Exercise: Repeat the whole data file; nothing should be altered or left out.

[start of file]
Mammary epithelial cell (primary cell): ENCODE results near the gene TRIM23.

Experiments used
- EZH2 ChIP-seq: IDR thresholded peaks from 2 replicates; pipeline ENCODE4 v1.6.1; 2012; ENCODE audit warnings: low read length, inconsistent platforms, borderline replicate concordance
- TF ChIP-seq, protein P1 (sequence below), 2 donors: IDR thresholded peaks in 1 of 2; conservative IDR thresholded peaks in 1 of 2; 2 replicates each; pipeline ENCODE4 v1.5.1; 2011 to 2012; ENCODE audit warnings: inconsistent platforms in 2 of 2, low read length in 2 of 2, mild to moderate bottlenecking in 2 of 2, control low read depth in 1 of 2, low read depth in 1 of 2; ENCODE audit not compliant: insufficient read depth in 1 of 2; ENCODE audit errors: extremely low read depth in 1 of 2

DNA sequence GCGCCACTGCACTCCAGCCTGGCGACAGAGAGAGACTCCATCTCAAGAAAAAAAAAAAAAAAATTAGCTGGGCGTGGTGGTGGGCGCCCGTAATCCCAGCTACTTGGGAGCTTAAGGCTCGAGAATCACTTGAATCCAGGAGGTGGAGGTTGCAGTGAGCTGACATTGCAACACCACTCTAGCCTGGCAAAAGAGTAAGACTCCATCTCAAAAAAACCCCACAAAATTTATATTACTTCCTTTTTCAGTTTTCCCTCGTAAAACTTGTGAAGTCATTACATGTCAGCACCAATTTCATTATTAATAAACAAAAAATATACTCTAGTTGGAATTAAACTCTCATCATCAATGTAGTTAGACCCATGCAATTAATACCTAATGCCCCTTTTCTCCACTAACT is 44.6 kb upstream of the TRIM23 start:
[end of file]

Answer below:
Mammary epithelial cell (primary cell): ENCODE results near the gene TRIM23.

Experiments used
- EZH2 ChIP-seq: IDR thresholded peaks from 2 replicates; pipeline ENCODE4 v1.6.1; 2012; ENCODE audit warnings: low read length, inconsistent platforms, borderline replicate concordance
- TF ChIP-seq, protein P1 (sequence below), 2 donors: IDR thresholded peaks in 1 of 2; conservative IDR thresholded peaks in 1 of 2; 2 replicates each; pipeline ENCODE4 v1.5.1; 2011 to 2012; ENCODE audit warnings: inconsistent platforms in 2 of 2, low read length in 2 of 2, mild to moderate bottlenecking in 2 of 2, control low read depth in 1 of 2, low read depth in 1 of 2; ENCODE audit not compliant: insufficient read depth in 1 of 2; ENCODE audit errors: extremely low read depth in 1 of 2

DNA sequence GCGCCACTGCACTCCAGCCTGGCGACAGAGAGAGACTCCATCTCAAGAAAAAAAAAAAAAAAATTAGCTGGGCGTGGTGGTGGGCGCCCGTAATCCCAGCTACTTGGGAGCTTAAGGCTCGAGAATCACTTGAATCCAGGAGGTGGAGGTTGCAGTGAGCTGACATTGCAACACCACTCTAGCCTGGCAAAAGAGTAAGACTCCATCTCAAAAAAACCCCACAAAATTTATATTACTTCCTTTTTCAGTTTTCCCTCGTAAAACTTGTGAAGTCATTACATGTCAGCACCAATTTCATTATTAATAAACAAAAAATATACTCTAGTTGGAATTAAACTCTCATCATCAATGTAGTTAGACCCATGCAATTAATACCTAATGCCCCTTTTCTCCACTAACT is 44.6 kb upstream of the TRIM23 start: